Letter | Published:

‘Raw’ Weather

Nature volume 131, page 515 (08 April 1933) | Download Citation



IN NATURE of January 7, the question is raised why moist cold air should feel ‘raw’. Sir Leonard Hill, in the same issue, gives an explanation very commonly accepted in physiological circles. May I direct attention to some comments on this topic made by me in the Journal of Physiology, vol. 57, 1923? “The uncomfortable feeling caused by cold moist air is attributed, so far as any explanation has been given, to the moist air being a better conductor of heat than dry air. This cannot, however, be the correct explanation, for the diathermic properties of all ordinary gases and mixtures of gases are very close to each other. The cause I take to be that in moist air there is a partial equilibration of the skin gel with the vapour pressure of water in the air leading to a swelling and to a diminution of the small air spaces. The swelling is, in fact, detectable with a strong lens or with a low power of the microscope. As a result of this diminished air enclosed between the epidermic scales the conducting power of the skin is increased”.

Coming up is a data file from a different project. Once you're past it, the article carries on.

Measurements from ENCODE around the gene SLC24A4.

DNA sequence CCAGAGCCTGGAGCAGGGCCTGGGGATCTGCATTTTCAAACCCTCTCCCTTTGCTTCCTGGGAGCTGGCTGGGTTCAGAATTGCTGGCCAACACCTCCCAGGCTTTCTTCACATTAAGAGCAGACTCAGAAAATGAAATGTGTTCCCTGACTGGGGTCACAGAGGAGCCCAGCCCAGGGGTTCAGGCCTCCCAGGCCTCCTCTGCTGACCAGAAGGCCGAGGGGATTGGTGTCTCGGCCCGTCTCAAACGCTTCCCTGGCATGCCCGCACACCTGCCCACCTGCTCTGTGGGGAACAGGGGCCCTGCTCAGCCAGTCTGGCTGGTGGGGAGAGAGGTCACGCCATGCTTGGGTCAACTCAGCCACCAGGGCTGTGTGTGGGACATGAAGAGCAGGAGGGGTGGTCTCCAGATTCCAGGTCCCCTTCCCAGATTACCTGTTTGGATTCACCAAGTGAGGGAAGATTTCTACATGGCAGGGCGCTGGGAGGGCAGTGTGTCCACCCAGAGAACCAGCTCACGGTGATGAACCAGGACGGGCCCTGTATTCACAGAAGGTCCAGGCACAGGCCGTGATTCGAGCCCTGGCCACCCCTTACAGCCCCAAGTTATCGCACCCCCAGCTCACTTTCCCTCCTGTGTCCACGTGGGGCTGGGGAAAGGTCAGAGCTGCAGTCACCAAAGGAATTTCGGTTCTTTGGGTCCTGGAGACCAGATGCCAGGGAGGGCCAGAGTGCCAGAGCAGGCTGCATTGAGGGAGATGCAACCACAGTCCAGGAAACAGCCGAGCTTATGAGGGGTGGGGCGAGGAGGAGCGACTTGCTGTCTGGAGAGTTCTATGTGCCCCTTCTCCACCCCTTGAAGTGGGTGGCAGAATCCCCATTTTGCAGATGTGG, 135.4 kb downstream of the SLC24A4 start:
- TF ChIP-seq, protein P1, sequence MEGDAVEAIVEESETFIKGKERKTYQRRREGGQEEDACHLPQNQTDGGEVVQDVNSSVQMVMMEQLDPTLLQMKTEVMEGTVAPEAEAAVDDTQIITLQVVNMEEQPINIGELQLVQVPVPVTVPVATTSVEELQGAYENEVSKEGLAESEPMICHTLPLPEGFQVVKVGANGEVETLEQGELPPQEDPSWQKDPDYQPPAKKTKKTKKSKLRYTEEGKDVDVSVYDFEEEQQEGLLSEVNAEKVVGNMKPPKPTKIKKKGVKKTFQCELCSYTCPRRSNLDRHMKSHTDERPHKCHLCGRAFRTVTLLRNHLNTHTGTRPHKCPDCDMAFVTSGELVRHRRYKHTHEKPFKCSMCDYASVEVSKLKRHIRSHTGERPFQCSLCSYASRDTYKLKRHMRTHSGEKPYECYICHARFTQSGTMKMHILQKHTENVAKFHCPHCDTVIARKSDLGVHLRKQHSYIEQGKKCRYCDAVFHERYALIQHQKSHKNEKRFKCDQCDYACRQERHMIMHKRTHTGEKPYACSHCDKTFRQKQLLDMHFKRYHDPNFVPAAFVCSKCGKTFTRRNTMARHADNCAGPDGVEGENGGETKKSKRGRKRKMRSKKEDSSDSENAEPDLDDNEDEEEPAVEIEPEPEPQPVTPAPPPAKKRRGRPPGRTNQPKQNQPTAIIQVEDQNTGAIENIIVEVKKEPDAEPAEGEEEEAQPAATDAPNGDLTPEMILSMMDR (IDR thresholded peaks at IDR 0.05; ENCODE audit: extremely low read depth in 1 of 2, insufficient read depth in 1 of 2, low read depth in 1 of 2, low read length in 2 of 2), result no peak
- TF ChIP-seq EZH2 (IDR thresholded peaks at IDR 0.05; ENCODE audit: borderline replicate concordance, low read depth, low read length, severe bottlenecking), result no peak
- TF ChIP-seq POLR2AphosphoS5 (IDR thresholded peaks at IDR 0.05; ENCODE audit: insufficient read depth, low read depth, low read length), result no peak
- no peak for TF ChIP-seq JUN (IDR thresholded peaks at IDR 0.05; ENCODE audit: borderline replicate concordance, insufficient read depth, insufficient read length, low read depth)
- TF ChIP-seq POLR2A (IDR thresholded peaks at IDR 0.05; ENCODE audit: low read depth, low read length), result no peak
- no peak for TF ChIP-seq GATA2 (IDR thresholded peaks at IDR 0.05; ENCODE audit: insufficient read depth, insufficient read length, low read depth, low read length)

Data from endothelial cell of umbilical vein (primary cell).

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  1. University of Melbourne. Feb. 15.

    • W. A. OSBORNE


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